Most individuals have significant improvement in eye alignment with one surgery. Occasionally the surgery is only partially successful, or changes in ocular alignment may occur over time after initially successful surgery. Additional surgery may be indicated. Correction of residual double vision may be improved with the use of prism glasses.
How painful is this type of surgery?
Discomfort after eye muscle surgery is usually not severe. A feeling of nausea can occur due to some of the medications used for anesthesia or from the surgery itself. Resuming eating with bland foods can help in the recovery. Most people are back on a normal diet the day following surgery. Headache, pulling sensation with eye movement and foreign body sensation in the eye are the most common complaints. The eyes are often red following surgery as the muscle heals. There may be mild swelling of the eyelids. These symptoms typically last only several days. Over-the-counter pain medication often reduces the discomfort, although stronger medication is sometimes prescribed. Ice compresses can also be helpful. Most patients return to full activity in several days. Some surgeons limit swimming and heavy physical activity for a few weeks after surgery.
Is hospitalization required for eye alignment surgery?
Eye alignment surgery is usually performed as an outpatient procedure although the need for hospitalization varies depending upon general health and surgeon preference. This means that most people are released home a few hours following their surgery. A trusted adult is needed to transport the patient home. Most individuals return to nearly all normal activities within several days.
What age is considered "too old" to have eye muscle surgery?
Eyes can be straightened at any age and should be considered as a treatment option if it is likely to improve symptoms and enhance quality of life. In most cases, eye muscle surgery is a successful, safe, and effective treatment for strabismus in adults of all ages. The good news is that it is never too late for surgery. Even patients in their 90's have benefited from surgical correction.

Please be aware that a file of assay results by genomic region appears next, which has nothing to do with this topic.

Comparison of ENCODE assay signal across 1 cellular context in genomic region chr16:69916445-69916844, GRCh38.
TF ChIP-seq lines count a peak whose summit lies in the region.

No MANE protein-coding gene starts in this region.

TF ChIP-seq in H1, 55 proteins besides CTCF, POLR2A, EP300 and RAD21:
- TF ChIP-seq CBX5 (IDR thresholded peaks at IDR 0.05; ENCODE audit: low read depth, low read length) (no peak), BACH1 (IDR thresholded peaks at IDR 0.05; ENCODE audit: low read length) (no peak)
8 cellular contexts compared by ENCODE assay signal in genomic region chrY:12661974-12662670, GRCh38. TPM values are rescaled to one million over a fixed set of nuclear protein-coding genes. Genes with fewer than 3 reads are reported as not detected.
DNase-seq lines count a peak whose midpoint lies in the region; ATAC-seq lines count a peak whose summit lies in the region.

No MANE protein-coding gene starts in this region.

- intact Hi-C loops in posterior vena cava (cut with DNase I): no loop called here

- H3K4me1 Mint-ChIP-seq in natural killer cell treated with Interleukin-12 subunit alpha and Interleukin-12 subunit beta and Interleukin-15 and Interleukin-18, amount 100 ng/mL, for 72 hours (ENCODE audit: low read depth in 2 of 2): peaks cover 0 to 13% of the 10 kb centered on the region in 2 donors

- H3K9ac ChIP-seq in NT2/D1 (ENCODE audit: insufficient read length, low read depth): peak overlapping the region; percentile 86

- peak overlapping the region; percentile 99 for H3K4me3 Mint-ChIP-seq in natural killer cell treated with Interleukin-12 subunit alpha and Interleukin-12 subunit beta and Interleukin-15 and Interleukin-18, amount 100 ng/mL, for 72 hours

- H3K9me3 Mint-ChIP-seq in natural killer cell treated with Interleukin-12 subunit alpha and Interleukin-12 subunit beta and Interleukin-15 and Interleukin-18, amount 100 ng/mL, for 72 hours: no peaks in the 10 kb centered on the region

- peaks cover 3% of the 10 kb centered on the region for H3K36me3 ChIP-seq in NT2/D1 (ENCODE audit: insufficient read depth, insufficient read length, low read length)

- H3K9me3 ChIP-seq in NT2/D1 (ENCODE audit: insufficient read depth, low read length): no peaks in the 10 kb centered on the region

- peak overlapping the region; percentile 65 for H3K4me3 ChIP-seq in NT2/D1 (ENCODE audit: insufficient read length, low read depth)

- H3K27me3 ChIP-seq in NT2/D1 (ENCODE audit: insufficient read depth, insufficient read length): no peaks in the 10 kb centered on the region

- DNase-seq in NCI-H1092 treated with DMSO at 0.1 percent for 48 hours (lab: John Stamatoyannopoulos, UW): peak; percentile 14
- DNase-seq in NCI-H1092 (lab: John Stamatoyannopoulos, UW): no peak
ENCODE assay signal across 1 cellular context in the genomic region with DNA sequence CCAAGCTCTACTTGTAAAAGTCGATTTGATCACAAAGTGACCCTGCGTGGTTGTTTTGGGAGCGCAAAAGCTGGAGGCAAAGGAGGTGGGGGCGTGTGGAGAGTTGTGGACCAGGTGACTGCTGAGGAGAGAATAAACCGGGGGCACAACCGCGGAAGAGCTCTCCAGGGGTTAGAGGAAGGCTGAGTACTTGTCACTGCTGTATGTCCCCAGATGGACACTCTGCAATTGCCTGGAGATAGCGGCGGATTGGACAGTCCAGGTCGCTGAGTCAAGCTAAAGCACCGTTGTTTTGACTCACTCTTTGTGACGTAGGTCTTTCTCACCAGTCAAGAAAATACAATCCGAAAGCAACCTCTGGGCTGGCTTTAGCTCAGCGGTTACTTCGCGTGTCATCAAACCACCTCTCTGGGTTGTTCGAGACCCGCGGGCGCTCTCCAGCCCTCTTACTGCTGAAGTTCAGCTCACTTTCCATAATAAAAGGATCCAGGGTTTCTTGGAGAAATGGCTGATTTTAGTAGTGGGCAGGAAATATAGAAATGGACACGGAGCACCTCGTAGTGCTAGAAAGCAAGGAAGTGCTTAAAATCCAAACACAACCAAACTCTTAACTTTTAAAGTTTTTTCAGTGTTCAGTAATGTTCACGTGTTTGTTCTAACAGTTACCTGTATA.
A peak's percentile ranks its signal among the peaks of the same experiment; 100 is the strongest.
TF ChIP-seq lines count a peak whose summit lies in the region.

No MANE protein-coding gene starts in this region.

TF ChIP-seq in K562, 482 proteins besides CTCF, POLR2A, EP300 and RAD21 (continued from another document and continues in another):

I am embarrassed by my misaligned eyes and avoid looking people in the eye. It seems to me that people are distracted by my wandering eye, causing problems with social interaction and difficulty getting the job I want. Can this really be true?
Yes. Recent studies confirm these observations. Misaligned eyes can hinder social interaction, self-confidence and employment opportunities. All individuals deserve straight eyes if possible.
Who treats misaligned eyes in adults?
An ophthalmologist trained in strabismus is the most qualified specialist to treat adults with misaligned eyes. In determining the cause of the misalignment, other specialists may be utilized. Adult strabismus specialists can be located in the directory of AAPOS, an organization of eye surgeons with special training in eye muscle problems. Your own eye doctor may also have a recommendation.
Many adults with strabismus wonder, "Why do I go to a pediatric eye specialist? I'm not a child anymore." The answer is that misaligned eyes are common in children and ophthalmologists who care for children tend to have the most expertise in treating eye muscle conditions.